I wasn't at all as enamored with Jedi Knight as Chi was. Jedi Knight was a great idea but it felt old right from the moment I first played it and I never actually felt like I was a Jedi. Plus, seeing a Jedi storm through levels with a phaser just looks plain wrong and feels even worse. You're given a light saber, a first (to my knowledge) in a Star Wars game, as well as the ability to use the force to push and pull things. They're cool features that are pulled off well but neither can take away from the blandness that saturates the game.
Defying (if not shattering) the laws of physics, Star Fox 64 is the proverbial second lightning strike. While pretty much following the original's format of being a rail-shooter, Star Fox 64 still manages to present itself with a fresh new style and energy.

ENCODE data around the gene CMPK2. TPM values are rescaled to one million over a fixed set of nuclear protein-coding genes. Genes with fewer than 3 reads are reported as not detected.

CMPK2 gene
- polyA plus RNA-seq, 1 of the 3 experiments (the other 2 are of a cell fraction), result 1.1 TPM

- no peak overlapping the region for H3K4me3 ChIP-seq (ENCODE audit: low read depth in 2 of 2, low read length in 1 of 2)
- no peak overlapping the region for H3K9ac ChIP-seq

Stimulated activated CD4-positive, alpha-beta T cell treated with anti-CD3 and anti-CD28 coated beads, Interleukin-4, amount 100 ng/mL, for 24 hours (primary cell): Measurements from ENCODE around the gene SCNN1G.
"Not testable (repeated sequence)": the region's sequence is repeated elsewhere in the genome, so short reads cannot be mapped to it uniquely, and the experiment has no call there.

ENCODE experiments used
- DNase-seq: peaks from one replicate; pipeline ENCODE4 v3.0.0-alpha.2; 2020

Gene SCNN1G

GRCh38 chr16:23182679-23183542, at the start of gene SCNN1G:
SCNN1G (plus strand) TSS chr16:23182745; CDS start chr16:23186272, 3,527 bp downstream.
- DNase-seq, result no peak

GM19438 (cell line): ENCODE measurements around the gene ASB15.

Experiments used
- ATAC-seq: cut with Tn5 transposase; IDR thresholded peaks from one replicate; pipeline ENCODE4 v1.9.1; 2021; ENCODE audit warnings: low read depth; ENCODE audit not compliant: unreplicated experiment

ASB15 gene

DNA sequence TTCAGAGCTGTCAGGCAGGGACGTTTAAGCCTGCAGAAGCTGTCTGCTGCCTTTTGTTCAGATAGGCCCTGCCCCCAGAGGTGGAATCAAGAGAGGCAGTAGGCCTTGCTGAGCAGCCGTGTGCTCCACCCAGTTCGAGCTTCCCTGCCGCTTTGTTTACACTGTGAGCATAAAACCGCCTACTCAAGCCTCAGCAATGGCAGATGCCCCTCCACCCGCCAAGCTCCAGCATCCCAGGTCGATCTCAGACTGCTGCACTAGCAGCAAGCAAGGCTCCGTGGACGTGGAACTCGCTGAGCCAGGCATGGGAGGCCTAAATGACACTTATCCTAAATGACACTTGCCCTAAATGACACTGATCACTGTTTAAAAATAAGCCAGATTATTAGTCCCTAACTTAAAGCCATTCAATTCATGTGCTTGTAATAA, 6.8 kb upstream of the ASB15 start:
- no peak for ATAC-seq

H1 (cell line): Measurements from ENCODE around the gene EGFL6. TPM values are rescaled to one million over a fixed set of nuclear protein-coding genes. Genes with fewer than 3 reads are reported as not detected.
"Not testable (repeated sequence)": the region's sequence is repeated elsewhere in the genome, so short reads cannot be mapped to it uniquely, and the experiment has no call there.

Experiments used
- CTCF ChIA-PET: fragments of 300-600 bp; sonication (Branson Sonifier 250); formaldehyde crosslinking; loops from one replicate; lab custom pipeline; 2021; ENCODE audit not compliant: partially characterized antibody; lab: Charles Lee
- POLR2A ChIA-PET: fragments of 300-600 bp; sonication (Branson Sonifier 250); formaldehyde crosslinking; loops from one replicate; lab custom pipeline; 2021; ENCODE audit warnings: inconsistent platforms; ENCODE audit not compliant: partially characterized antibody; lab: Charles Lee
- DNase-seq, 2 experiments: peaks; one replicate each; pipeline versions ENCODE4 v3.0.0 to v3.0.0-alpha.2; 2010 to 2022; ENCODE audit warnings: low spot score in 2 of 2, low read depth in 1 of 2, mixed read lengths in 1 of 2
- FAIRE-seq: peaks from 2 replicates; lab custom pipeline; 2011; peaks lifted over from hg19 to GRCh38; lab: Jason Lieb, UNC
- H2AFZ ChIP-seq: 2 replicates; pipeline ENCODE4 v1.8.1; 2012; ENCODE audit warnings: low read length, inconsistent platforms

If nothing else PaRappa The Rapper broke all the rules. I remember like Chi, when PaRappa was released and some people dogged it because it was very simple looking game. It didn't have the latest in 3D graphics and state of the art Artificial Intelligence (AI).
PaRappa's concept based on rap, plays something like a cross between Simon-Says and Tekken-style 10-hit combos in a music video. While this may sound simple, it no where near demonstrates the depth of the game.
It's very difficult for me to describe a game that is so close to perfection. Almost every aspect of GoldenEye reaches unheard of plateaus. It is a game that combines all its elements into a seamless gaming experience. While the plot of the game is heavily steeped in the movie of the same name, it isn't hindered by it.
The James Bond license was almost worthless when Nintendo bought it. After GoldenEye, it seemed like every developer and publisher wanted to get their hands on the license for the newest James Bond movie.
Clive Barker's Jericho can be a tough game to pin down. It's a squad-based shooter, but it's not a tactical action game. It's from Clive Barker, but it's not really scary—just very dark and bloody.